Ultimately, what bugs me here is a PC version of the original Elite doesn’t exist that has modern PC controls. Oolite with customized controls might work, but even these modern conversions almost completely ignore the possibilities of mouse input.

One more important design decision separates the NES game from the modern conversions, and it has to deal with Elite’s fast travel. Within star systems you can do a sort of “hyperspeed” or “supercruise” to get to planets and stars quickly. In most versions of Elite you can’t do this if there’s anything significant near you like an asteroid, planet, station, or basically any other ship. The result is, you spend a lot of time just speeding through empty space, which is boring for anyone not looking for a strict simulator experience. In the NES version however the only thing that stops your fast travel is close proximity to a planet, star, or hostile ship. This means as soon as you leave hyperspace you can dash right on to a star or space station to do your business. If you’re stopped you automatically know you’re in a combat situation. This speeds up the pace of Elite considerably. You could say it’s a console-oriented change to a PC-focused simulator. This is the reasoning behind that recent trailer ridiculing Elite Dangerous long travel times between interesting places. It’s also partly why the planets in No Man’s Sky are so close to each other.

Ironically, I really appreciate lengthy travel time in video games. I love the sailing in The Legend of Zelda Wind Waker, the long horseback rides through empty terrain in Shadow of the Colossus, or lengthy car rides in Far Cry. I think a crucial difference with those games however is through all the travel you’ve still got your hand on at least one button. You’re still steering and holding a button to move. In classic Elite if you can’t use the hyperspeed button and the objects in your immediate vicinity don’t interest you, all you can do is turn up your thrusters and look at the screen. You can literally just put the keyboard down for long stretches of time. There isn’t even a landscape to admire, just empty space and usually the one planet your’e headed towards. Even Unknown does this which I find very uncharacteristic of a mobile game.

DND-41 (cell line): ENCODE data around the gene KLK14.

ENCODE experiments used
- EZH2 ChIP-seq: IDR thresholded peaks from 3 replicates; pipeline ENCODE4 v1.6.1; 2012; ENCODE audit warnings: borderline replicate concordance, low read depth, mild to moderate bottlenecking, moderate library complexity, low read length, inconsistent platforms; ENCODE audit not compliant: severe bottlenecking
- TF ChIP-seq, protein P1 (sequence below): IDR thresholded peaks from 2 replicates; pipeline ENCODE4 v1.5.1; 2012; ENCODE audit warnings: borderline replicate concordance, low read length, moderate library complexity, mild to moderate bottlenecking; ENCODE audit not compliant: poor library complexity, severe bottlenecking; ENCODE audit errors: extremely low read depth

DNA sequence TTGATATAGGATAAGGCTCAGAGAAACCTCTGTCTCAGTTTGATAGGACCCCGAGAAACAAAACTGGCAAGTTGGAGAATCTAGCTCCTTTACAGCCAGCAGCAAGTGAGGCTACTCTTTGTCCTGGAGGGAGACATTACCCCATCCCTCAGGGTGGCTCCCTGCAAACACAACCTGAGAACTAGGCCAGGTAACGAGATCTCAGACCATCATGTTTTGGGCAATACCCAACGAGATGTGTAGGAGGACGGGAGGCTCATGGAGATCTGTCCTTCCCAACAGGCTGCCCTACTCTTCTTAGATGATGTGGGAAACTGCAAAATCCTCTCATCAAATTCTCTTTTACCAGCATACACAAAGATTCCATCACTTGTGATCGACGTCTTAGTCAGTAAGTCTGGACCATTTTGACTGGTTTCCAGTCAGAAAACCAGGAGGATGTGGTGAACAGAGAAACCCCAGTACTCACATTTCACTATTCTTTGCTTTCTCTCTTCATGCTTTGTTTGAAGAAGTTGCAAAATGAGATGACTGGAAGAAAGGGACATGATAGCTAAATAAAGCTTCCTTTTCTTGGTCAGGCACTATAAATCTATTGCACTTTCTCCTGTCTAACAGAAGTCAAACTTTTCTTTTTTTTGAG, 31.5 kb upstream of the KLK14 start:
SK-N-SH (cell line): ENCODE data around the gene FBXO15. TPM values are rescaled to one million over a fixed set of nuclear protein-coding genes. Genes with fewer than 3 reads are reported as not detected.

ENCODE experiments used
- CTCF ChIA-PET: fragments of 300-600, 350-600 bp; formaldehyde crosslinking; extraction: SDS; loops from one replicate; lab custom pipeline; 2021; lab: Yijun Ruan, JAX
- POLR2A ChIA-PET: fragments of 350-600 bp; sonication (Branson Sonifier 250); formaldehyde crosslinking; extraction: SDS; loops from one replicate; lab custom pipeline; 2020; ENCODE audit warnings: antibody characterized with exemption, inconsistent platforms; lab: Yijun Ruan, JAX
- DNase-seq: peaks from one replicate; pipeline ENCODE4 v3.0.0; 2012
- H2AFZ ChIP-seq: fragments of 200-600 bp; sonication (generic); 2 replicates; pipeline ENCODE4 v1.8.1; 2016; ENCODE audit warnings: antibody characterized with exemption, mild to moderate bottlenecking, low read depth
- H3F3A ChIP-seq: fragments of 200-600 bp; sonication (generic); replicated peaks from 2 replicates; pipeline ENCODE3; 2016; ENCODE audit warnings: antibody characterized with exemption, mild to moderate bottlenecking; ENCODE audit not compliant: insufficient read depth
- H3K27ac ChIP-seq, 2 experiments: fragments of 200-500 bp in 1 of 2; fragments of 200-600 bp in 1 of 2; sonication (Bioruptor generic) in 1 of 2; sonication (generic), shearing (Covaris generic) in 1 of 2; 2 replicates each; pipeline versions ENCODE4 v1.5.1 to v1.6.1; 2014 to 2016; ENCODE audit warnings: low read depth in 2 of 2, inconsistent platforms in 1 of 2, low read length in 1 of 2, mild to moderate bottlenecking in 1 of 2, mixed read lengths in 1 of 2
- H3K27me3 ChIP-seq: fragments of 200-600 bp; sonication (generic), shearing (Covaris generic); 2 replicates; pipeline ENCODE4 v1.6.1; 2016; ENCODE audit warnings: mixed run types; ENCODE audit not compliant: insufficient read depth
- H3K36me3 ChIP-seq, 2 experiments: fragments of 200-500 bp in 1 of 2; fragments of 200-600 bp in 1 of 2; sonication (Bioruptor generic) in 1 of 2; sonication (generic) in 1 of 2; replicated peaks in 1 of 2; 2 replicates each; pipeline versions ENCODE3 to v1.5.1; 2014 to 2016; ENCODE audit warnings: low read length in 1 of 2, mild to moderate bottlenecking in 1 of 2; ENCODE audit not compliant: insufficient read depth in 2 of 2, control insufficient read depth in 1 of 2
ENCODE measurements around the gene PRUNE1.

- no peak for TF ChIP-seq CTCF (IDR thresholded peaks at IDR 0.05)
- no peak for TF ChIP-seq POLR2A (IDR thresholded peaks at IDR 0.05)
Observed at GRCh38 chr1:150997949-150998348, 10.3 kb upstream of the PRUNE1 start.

It’s really a matter of preference though. The hardcore Elite audience probably wants that feel of what space travel is probably like — just drifting through space most of the time. It’s part of what makes these space simulators a different kind of game for a different kind of player. This is also where one of the main differences will apparently lie with No Man’s Sky as Hello Games keeps saying its gameplay will feel “more arcadey.”

Lastly concerning the modern Elite ports we have their visual styles. This is where Oolite differs from the other two, ultimately for the worse but I don’t like to hold that against it. Oolite is a pretty stale-looking game with the entire interface made of very basic text. Ships and other objects in space have detailed models but they look like generic space ships instead of what you see in the old Elite concept art. I think this is expected of an entirely fan-made project. It feels like a mod with no original game. That said there are a lot of expansions you can download which change those visuals. What I really like about The New Kind and Unknown is their insistence on keeping the very basic 3D flat-shaded graphics of the Archimedes version for a look resembling the original Star Fox. I think it’s a nice look for what are ultimately retro conversions.

So, in the end if you’re looking to play the original Elite game and don’t want to deal with antiquated keyboard controls, I’d suggest either an NES ROM or Unknown if you have an iOS device.


  • BitSummit will apparently not be happening in February, but later.
  • Siliconera article about the Japanese indie game scene.
  • Really neat video condensing the last 5,000 years of human civilization into 10 minutes on a world map.
  • Nice article about Mirror’s Edge.
  • A little bit of discussion on the proper resolution for iPhone 6 Plus owners.